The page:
The network card should have a throughput of at least 1Gbps; 10Gbps or higher is preferable. If you use network adapters with a throughput of 10Gbps or higher, you can add them to an LBFO team and then break them down into additional adapters using Hyper-V's virtualization feature. This reduces the cabling overhead and gives you additional options, such as bandwidth limitation. For further information on configuring network cards in Windows Server, see the checklist on TechNet [1].

After you have configured the network configuration identically on all future cluster nodes, you can install the failover cluster feature on both nodes and then launch cluster validation on one cluster node. Validation tells you whether the hardware and software configuration of the cluster nodes is suitable for clustering. The cluster validation must complete correctly before you can seek support from Microsoft.

Validating the Configuration

Select both cluster nodes and click the Run all tests (recommended) radio button. If cluster validation is successful, you can then create the cluster. The cluster needs to have its own NetBIOS/DNS name and an IP address from the LAN. Set these and continue with the configuration. After a short time, the cluster should have been created. Now check whether a computer object was created in Active Directory and the appropriate DNS A record was added in the DNS Manager of the DNS server.

Now, some granular adjustments to the cluster configuration are required to identify the individual components uniquely (e.g., network adapters and, later, LUNs). First, check whether the correct LUN has been configured as the quorum by clicking on Storage | Disks below the cluster object in the Failover Cluster Manager. Now the quorum LUN should be listed under Disk Witness in Quorum . Click on the properties of the quorum LUN and change the Name to Quorum in the General tab.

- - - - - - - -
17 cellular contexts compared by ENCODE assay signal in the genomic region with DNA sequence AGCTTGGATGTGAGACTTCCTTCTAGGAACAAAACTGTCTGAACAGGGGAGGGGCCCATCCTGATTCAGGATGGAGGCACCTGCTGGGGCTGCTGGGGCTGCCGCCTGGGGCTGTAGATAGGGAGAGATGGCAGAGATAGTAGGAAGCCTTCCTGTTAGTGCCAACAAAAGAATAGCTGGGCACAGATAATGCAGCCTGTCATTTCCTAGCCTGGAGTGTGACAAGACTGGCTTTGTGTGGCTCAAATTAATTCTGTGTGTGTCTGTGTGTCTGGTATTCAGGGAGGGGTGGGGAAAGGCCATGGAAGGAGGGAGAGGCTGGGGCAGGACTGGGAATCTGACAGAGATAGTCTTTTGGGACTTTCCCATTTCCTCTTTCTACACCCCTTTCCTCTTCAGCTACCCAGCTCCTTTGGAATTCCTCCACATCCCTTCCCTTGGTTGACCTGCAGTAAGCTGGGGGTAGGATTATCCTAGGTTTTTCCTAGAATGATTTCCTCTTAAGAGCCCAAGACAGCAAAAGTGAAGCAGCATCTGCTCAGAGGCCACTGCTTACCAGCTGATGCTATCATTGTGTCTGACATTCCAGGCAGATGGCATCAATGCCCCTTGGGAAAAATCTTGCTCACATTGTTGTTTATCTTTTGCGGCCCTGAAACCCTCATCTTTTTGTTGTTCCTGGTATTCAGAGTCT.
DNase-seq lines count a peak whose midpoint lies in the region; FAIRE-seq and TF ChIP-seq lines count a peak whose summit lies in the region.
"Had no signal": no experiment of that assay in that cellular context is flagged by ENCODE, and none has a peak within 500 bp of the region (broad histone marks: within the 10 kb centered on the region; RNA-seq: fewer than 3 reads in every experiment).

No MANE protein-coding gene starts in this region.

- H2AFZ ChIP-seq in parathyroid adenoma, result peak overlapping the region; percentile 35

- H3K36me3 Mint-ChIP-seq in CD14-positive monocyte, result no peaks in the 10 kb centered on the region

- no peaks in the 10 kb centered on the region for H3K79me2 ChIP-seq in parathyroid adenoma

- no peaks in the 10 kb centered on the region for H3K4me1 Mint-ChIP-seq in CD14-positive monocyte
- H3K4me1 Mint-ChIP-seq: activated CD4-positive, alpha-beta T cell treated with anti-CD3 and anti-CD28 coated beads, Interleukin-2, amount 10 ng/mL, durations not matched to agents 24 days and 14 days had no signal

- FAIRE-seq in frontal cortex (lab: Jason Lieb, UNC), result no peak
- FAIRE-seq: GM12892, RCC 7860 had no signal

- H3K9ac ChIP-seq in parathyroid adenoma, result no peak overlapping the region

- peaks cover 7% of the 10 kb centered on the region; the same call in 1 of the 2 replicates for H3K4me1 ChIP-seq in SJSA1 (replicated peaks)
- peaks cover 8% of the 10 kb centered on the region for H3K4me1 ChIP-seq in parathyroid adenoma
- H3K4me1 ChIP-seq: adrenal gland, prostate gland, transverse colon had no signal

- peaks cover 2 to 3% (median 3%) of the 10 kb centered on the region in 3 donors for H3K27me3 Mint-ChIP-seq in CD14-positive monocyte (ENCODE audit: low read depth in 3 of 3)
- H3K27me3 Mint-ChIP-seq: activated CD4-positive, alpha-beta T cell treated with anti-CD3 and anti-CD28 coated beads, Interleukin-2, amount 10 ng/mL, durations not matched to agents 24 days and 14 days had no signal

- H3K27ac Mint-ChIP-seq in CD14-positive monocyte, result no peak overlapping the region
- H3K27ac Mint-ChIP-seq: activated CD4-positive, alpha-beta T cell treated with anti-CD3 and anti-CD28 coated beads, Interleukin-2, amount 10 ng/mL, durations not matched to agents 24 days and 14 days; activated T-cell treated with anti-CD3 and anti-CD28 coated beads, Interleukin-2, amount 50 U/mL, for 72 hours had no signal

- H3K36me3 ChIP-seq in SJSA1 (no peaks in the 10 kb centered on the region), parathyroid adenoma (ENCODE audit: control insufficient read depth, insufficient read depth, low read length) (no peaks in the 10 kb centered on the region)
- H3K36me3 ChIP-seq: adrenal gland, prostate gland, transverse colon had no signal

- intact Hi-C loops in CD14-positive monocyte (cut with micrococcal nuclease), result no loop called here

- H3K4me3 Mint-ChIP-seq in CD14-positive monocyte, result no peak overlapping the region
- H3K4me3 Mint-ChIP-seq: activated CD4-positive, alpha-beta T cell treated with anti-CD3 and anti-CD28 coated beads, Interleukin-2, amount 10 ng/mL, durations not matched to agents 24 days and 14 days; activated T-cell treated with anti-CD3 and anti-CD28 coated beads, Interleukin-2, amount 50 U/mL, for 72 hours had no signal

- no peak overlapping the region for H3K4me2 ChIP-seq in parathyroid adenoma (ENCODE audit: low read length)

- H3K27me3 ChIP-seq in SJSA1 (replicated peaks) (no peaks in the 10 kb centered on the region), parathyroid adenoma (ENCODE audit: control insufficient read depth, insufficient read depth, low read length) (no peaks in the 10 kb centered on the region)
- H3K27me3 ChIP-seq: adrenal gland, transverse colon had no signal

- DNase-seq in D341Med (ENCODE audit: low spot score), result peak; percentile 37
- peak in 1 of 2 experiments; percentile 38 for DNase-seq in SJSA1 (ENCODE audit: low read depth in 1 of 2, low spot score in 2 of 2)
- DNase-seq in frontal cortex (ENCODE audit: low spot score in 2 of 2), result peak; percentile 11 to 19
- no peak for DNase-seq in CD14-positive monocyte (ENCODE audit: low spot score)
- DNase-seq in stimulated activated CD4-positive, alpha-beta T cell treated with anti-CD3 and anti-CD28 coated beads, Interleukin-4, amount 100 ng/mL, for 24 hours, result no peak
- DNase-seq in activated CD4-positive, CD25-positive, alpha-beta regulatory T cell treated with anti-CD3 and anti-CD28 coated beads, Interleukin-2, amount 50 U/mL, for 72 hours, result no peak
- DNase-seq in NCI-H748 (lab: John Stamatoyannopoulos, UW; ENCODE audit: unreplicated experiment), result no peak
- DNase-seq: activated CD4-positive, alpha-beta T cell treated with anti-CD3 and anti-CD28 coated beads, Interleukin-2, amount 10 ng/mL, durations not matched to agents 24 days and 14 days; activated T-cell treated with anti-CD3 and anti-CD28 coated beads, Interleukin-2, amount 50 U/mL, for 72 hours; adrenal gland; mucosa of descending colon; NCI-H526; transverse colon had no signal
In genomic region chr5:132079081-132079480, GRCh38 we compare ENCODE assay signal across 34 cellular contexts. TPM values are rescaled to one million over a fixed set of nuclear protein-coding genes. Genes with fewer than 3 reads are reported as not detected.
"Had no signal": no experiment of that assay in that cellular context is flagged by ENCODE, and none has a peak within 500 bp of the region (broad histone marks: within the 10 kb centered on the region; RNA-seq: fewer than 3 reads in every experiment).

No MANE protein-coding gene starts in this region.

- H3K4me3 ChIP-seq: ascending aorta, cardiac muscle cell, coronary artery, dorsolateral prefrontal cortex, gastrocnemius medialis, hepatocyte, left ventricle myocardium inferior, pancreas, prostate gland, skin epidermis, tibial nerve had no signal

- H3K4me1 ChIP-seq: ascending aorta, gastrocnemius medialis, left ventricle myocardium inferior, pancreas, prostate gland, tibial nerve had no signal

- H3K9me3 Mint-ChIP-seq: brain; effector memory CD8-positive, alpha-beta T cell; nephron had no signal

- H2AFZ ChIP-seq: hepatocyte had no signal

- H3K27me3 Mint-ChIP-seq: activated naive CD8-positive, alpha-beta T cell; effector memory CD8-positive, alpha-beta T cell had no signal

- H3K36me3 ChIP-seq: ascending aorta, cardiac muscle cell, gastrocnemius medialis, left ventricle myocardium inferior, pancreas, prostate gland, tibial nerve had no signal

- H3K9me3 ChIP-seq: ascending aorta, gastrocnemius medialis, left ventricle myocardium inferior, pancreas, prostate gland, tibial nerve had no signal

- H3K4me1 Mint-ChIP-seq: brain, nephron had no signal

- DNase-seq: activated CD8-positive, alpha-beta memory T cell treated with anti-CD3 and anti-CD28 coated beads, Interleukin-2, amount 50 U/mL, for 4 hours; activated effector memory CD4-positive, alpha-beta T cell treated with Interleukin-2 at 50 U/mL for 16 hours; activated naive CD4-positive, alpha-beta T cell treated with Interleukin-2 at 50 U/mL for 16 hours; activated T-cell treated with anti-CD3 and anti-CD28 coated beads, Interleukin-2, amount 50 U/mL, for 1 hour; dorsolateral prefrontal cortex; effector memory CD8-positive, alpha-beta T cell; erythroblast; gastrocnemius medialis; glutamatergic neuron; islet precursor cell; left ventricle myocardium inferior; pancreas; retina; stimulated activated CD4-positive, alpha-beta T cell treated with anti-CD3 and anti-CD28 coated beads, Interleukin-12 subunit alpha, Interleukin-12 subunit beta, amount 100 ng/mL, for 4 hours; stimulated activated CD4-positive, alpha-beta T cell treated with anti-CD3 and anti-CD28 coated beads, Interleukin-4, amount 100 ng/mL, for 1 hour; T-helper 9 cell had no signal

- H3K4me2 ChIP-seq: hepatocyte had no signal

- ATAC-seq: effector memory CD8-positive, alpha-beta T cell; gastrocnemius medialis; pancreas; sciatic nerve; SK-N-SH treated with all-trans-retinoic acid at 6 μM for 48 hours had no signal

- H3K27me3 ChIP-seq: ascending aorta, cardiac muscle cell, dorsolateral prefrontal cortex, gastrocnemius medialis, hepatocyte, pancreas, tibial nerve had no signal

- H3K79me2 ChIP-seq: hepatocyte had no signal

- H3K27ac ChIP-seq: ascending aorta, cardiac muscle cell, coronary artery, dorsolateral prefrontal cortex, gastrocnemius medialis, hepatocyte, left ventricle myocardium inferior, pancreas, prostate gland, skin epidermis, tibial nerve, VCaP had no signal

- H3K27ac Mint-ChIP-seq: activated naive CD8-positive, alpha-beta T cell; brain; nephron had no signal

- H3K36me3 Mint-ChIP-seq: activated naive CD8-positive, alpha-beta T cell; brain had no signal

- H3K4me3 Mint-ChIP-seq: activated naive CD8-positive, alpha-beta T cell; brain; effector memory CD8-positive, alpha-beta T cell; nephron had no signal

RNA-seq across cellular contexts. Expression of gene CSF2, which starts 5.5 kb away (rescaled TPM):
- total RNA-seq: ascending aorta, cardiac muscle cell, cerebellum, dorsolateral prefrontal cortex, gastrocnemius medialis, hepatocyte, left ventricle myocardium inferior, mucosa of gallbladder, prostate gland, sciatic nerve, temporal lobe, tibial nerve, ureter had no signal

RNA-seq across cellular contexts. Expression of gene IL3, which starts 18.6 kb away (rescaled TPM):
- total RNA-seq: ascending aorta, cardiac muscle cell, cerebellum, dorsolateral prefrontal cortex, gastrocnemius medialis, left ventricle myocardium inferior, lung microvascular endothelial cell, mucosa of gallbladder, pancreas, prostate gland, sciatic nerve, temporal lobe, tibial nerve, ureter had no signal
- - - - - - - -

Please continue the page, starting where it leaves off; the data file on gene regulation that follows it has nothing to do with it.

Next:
Make sure you have a unique description and unique functionality for the network cards. Click on Networks in the Failover Cluster Manager, right-click a network, choose Properties , and assign a unique name. Now check whether the intended use of the network card is entered correctly. The Live Migration and Heartbeat NICs should have only Allow clients to connect through this network enabled as functions, and the card for management should have only Allow cluster network communication on this network .

To enable the network for live migration, right click on the Networks | Live Migration Settings node and push the Live Migration network card up to the top. If necessary, remove the other network adapters from the setting.

In the next step, you will be assigning the CSV LUN to the cluster shared volumes in the Failover Cluster Manager by selecting the CSV LUN node (Storage | Disks ) and, under Actions, clicking Add to Cluster Shared Volumes . Then, launch the File Explorer on a cluster node, navigate to C:\ClusterStorage, and change the LUN name from Volume1 to a unique name before you install the first VMs.